We stress that while such a constant correction with a systematic range of possible values has a significant impact on the absolute reconstructed MOT value, the impact of the correction on the glacial–interglacial difference in MOT is small. Moreover, the glacial–interglacial difference in MOT is very similar whether one uses the model-based approach in (a) or the mean data-based approach in (b). Accordingly, only MOT differences relative to the Holocene are considered, as was also the case in the study by Shackleton et al. (2020).

In summary, the data-based approach shows that we can quantitatively correct the gas-transport-related fractionations that occur in the firn column; however, the precision of the data-based approach is not sufficient for single samples. Accordingly, in the discussion of our final MOT data in Sect. 4 we do not use the data-based approach and rely on the much more precise model-based correction.

2.2.3 Correction of the elemental ratios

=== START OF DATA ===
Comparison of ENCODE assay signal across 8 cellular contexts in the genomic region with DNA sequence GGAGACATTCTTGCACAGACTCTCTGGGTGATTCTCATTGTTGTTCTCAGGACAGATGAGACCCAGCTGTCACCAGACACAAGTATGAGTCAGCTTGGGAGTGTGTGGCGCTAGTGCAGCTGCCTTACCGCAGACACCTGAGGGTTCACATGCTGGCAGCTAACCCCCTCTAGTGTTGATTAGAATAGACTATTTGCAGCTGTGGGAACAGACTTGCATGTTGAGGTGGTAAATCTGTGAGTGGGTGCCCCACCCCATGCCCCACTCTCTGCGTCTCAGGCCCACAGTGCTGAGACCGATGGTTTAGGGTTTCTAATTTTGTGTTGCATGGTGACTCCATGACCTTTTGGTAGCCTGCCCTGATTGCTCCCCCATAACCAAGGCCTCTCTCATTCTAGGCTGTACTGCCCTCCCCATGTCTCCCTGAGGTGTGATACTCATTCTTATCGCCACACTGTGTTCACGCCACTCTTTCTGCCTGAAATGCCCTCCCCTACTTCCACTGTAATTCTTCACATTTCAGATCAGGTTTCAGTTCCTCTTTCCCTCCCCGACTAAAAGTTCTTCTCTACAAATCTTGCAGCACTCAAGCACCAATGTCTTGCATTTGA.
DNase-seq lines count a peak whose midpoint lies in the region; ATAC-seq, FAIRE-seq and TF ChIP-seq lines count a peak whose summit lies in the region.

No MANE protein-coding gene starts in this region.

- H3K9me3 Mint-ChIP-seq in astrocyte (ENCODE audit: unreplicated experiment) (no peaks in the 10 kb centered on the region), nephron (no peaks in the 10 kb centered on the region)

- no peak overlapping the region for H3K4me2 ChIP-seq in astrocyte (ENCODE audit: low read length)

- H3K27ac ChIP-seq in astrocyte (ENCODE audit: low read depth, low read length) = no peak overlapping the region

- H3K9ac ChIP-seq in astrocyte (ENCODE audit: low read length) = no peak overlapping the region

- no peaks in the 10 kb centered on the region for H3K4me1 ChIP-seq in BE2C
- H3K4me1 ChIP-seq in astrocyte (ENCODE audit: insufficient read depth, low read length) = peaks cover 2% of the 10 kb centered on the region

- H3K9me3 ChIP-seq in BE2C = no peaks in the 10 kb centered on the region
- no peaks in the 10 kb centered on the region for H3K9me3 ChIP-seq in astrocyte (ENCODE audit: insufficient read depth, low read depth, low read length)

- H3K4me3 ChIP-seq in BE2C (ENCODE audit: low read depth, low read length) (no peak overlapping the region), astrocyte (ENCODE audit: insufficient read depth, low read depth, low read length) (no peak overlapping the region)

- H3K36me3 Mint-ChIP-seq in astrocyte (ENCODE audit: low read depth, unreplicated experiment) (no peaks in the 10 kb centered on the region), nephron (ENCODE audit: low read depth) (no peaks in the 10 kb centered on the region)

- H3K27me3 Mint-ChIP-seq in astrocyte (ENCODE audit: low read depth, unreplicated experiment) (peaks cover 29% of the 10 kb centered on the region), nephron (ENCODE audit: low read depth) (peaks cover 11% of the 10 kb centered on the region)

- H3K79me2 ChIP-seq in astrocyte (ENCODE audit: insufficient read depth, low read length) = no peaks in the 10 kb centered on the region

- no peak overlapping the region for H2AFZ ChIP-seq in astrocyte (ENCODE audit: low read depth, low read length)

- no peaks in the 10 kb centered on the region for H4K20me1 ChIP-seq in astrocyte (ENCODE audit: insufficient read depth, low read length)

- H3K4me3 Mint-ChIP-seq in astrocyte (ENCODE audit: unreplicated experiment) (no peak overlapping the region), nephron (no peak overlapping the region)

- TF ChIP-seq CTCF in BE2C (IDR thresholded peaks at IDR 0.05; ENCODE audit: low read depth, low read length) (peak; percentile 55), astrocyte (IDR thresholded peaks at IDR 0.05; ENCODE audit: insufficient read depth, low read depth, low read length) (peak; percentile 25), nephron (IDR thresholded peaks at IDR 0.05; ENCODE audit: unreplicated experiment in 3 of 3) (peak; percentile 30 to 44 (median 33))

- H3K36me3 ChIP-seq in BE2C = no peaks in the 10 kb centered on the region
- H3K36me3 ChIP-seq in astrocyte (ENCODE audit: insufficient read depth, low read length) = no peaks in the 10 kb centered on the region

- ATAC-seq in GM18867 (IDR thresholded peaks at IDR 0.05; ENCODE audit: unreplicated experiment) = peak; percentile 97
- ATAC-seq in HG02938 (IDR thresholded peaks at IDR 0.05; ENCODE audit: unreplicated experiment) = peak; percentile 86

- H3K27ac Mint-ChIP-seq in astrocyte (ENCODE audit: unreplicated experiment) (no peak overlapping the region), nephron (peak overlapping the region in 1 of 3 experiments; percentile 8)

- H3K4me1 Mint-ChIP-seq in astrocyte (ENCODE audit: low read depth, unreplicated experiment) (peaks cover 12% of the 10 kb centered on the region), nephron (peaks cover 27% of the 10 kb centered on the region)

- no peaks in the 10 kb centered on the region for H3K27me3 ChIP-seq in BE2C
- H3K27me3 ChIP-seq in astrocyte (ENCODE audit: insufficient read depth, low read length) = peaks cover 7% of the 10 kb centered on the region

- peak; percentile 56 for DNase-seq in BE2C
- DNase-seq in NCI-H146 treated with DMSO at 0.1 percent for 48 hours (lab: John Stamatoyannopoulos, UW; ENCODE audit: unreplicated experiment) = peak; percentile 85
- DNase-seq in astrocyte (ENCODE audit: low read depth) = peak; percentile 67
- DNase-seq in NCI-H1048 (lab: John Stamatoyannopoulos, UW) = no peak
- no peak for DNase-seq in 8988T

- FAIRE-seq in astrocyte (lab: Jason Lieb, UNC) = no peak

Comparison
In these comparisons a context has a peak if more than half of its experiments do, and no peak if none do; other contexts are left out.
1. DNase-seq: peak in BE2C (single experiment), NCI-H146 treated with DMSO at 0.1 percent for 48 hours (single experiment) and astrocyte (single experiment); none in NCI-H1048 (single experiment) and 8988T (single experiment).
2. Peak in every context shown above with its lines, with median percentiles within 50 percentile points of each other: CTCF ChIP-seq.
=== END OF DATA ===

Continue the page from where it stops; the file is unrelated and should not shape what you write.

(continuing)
Equivalent to isotopic ratios of one gas species, the ratios of two different gas species (here referred to as elemental ratios) have to be corrected for gravitational enrichment. Due to the large mass difference between two gas species, this gravitational correction of elemental ratios is substantial. In addition, thermal diffusion and kinetic fractionation have to be corrected in the elemental ratios. For the Kr/N2 ratio this can be summarized according to

(13) δ Kr / N 2 , atm = ( δ Kr / N 2 ,meas - Ω Kr / N 2 Δ T - ( ϵ Kr / N 2 - N 2 + Δ δ 15 N kin ) Δ m / Δ m + 1 ) ( Δ δ grav + 1 ) - Δ m / Δ m - 1 ,

where again we set Δδ15Nkin=0, as the effect of Δδ15Nkin is negligible compared to other uncertainties. The first factor in brackets on the right-hand side represents the measured value of the elemental ratio corrected for thermal diffusion and kinetic fractionation, while the second factor corrects this isotopic ratio for its gravitational enrichment. ΔT, ϵKr/N2-N2, and Δδgrav can be calculated from the firn temperature model and from the isotopic data as described above using the fixed ratios of kinetic fractionation given by Birner et al. (2018). Note that the exponent Δm/Δm is very large (e.g., 56 for 84Kr and 28N2); thus, the gravitational correction is substantial and sensitive to any analytical error in the isotopic ratios as well as in uncertainties in the thermal correction and the kinetic fractionation.